Themes and Meanings
In his magnum opus, the six-volume Course of Positive Philosophy (1830-1842), Auguste Comte theorized that, because of the nature of the human mind, each science or field of knowledge passes through three major states of development: the theological or fictitious state, the metaphysical or abstract state, and the scientific or positive state. At the theological stage, all phenomena are naïvely explained by appealing to the will of some deity or deities. At the metaphysical stage, events are explained with reference to fixed, abstract philosophical categories. In the final, scientific stage of epistemological evolution, any attempt to arrive at absolute causes is relinquished in favor of empirical explanations as to how events interrelate, arrived at not inductively, by some a priori conceptual fiat, but deductively, through careful observation of real world events.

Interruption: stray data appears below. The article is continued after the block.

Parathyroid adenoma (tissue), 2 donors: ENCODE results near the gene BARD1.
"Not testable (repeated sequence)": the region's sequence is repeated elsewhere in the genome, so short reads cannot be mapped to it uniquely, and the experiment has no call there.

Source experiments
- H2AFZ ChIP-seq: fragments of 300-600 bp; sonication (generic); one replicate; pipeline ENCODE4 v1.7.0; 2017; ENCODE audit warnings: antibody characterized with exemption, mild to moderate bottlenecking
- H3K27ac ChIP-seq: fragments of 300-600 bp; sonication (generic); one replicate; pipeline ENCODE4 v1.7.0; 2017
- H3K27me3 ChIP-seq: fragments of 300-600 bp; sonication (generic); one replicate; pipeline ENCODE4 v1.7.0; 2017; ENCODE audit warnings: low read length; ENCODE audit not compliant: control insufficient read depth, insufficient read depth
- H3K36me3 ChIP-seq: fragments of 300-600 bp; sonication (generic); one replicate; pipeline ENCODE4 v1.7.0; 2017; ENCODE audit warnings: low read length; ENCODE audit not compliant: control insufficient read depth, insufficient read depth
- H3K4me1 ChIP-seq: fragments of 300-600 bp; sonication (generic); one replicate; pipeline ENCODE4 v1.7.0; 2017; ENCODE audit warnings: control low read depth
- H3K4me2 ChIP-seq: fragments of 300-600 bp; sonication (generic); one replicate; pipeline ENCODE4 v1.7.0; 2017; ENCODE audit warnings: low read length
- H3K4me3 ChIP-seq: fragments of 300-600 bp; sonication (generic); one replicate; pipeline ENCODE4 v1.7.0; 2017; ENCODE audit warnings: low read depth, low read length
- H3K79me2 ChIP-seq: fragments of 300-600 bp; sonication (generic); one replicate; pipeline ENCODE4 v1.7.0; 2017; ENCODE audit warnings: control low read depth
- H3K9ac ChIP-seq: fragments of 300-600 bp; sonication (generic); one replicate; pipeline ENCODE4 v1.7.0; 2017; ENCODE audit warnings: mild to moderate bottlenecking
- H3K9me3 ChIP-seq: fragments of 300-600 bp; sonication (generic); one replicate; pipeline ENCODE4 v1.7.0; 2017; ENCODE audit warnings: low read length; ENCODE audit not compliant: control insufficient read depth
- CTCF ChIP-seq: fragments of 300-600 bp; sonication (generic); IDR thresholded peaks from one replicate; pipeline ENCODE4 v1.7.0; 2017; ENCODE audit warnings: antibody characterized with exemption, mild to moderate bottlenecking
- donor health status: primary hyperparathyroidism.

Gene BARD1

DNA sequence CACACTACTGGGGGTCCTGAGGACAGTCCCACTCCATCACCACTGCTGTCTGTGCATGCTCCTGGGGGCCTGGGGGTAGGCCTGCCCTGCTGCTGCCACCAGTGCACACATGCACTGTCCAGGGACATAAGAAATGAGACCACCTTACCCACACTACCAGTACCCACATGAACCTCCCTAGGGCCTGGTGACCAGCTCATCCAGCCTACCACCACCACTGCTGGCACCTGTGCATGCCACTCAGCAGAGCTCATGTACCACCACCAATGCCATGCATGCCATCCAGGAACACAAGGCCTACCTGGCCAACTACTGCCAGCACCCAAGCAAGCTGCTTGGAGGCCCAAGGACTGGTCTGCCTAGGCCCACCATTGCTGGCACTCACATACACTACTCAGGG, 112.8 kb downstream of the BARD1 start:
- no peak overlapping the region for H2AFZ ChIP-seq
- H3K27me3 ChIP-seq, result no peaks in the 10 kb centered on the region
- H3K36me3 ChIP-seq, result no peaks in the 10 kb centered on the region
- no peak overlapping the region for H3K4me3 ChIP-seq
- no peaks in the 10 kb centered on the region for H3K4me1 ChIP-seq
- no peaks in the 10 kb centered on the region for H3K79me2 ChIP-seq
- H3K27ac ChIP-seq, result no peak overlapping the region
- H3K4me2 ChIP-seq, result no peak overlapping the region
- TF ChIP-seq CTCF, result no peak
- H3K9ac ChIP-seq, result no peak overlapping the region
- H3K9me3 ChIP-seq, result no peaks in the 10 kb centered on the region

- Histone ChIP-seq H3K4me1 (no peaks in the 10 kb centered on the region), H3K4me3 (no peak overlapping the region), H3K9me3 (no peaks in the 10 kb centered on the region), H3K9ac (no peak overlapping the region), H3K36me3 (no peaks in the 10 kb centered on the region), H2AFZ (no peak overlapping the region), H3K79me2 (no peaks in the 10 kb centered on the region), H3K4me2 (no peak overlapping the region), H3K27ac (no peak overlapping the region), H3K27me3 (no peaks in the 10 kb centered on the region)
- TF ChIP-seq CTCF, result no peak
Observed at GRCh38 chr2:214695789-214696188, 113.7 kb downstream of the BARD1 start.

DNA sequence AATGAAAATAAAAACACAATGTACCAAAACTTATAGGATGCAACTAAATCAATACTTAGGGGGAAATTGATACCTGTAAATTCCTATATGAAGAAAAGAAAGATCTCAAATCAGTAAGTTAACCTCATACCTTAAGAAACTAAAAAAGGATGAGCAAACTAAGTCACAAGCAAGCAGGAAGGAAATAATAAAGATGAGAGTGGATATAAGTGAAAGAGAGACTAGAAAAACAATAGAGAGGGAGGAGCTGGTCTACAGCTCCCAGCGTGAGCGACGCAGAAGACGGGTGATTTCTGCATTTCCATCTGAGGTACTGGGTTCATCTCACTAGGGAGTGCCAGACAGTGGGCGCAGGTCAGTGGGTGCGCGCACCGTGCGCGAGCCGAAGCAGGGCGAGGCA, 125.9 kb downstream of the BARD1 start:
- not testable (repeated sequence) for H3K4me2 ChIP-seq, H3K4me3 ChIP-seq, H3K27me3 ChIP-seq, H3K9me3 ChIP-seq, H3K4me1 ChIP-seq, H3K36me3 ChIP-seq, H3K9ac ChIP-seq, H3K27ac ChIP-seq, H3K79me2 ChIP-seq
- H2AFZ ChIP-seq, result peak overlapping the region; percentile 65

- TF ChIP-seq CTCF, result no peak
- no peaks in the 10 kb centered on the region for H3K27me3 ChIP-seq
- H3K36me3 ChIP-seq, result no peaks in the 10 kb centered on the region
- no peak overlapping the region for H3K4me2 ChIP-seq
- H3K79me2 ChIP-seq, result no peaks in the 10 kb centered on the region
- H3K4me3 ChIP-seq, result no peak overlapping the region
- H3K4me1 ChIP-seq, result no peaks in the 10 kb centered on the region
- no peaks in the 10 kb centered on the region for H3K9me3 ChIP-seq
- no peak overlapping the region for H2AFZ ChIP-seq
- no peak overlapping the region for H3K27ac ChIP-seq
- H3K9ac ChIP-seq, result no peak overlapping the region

Comte further posits that each of these epistemological stages can be correlated to political stages of development in human history. The theological stage is manifest is such notions as the divine right of kings. The metaphysical stage is reflected in such Enlightenment concepts as democratic government, social equality, and the social contract. The positivist stage, which Comte hoped to inaugurate, would involve a rigorously scientific or “sociological” approach to political organization, conceived and managed by a scientific elite.
In theme and structure...
(The entire section is 467 words.)